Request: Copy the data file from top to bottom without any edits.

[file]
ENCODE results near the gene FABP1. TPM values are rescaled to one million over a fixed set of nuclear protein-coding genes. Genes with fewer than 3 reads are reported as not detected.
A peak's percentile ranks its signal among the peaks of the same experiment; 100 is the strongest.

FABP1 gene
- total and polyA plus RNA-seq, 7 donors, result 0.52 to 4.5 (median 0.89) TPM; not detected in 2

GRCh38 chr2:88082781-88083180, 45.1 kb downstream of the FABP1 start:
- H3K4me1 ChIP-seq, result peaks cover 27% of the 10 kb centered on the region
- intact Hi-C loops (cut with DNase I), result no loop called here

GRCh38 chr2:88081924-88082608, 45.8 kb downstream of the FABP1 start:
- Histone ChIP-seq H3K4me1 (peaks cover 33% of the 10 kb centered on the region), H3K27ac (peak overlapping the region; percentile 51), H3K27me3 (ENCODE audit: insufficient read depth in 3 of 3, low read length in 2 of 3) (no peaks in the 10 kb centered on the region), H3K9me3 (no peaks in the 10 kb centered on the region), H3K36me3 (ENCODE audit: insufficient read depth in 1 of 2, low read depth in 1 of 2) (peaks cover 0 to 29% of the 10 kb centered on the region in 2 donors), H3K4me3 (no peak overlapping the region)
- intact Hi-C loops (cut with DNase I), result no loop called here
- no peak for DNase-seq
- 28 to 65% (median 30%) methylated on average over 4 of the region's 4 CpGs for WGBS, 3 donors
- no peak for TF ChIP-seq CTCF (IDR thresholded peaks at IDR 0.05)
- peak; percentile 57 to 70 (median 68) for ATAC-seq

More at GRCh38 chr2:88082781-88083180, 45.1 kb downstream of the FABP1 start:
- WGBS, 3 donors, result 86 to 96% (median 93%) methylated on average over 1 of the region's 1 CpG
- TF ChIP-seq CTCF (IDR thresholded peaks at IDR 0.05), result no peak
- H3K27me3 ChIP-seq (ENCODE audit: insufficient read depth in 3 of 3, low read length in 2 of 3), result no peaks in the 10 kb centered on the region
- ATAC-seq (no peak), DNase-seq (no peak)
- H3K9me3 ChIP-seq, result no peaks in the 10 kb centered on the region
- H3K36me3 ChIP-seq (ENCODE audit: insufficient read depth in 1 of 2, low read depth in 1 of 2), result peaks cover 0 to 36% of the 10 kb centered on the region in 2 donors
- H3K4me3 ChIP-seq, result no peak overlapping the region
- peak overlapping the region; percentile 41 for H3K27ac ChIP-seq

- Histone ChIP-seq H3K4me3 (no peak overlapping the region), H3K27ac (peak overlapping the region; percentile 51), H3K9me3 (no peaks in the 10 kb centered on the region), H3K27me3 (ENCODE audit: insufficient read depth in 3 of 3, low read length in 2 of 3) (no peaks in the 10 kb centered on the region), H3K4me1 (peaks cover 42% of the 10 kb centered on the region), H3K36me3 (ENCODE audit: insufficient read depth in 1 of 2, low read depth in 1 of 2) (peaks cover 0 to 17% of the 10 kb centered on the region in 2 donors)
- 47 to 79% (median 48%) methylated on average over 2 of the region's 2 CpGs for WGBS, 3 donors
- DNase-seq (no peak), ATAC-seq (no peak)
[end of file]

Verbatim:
ENCODE results near the gene FABP1. TPM values are rescaled to one million over a fixed set of nuclear protein-coding genes. Genes with fewer than 3 reads are reported as not detected.
A peak's percentile ranks its signal among the peaks of the same experiment; 100 is the strongest.

FABP1 gene
- total and polyA plus RNA-seq, 7 donors, result 0.52 to 4.5 (median 0.89) TPM; not detected in 2

GRCh38 chr2:88082781-88083180, 45.1 kb downstream of the FABP1 start:
- H3K4me1 ChIP-seq, result peaks cover 27% of the 10 kb centered on the region
- intact Hi-C loops (cut with DNase I), result no loop called here

GRCh38 chr2:88081924-88082608, 45.8 kb downstream of the FABP1 start:
- Histone ChIP-seq H3K4me1 (peaks cover 33% of the 10 kb centered on the region), H3K27ac (peak overlapping the region; percentile 51), H3K27me3 (ENCODE audit: insufficient read depth in 3 of 3, low read length in 2 of 3) (no peaks in the 10 kb centered on the region), H3K9me3 (no peaks in the 10 kb centered on the region), H3K36me3 (ENCODE audit: insufficient read depth in 1 of 2, low read depth in 1 of 2) (peaks cover 0 to 29% of the 10 kb centered on the region in 2 donors), H3K4me3 (no peak overlapping the region)
- intact Hi-C loops (cut with DNase I), result no loop called here
- no peak for DNase-seq
- 28 to 65% (median 30%) methylated on average over 4 of the region's 4 CpGs for WGBS, 3 donors
- no peak for TF ChIP-seq CTCF (IDR thresholded peaks at IDR 0.05)
- peak; percentile 57 to 70 (median 68) for ATAC-seq

More at GRCh38 chr2:88082781-88083180, 45.1 kb downstream of the FABP1 start:
- WGBS, 3 donors, result 86 to 96% (median 93%) methylated on average over 1 of the region's 1 CpG
- TF ChIP-seq CTCF (IDR thresholded peaks at IDR 0.05), result no peak
- H3K27me3 ChIP-seq (ENCODE audit: insufficient read depth in 3 of 3, low read length in 2 of 3), result no peaks in the 10 kb centered on the region
- ATAC-seq (no peak), DNase-seq (no peak)
- H3K9me3 ChIP-seq, result no peaks in the 10 kb centered on the region
- H3K36me3 ChIP-seq (ENCODE audit: insufficient read depth in 1 of 2, low read depth in 1 of 2), result peaks cover 0 to 36% of the 10 kb centered on the region in 2 donors
- H3K4me3 ChIP-seq, result no peak overlapping the region
- peak overlapping the region; percentile 41 for H3K27ac ChIP-seq

- Histone ChIP-seq H3K4me3 (no peak overlapping the region), H3K27ac (peak overlapping the region; percentile 51), H3K9me3 (no peaks in the 10 kb centered on the region), H3K27me3 (ENCODE audit: insufficient read depth in 3 of 3, low read length in 2 of 3) (no peaks in the 10 kb centered on the region), H3K4me1 (peaks cover 42% of the 10 kb centered on the region), H3K36me3 (ENCODE audit: insufficient read depth in 1 of 2, low read depth in 1 of 2) (peaks cover 0 to 17% of the 10 kb centered on the region in 2 donors)
- 47 to 79% (median 48%) methylated on average over 2 of the region's 2 CpGs for WGBS, 3 donors
- DNase-seq (no peak), ATAC-seq (no peak)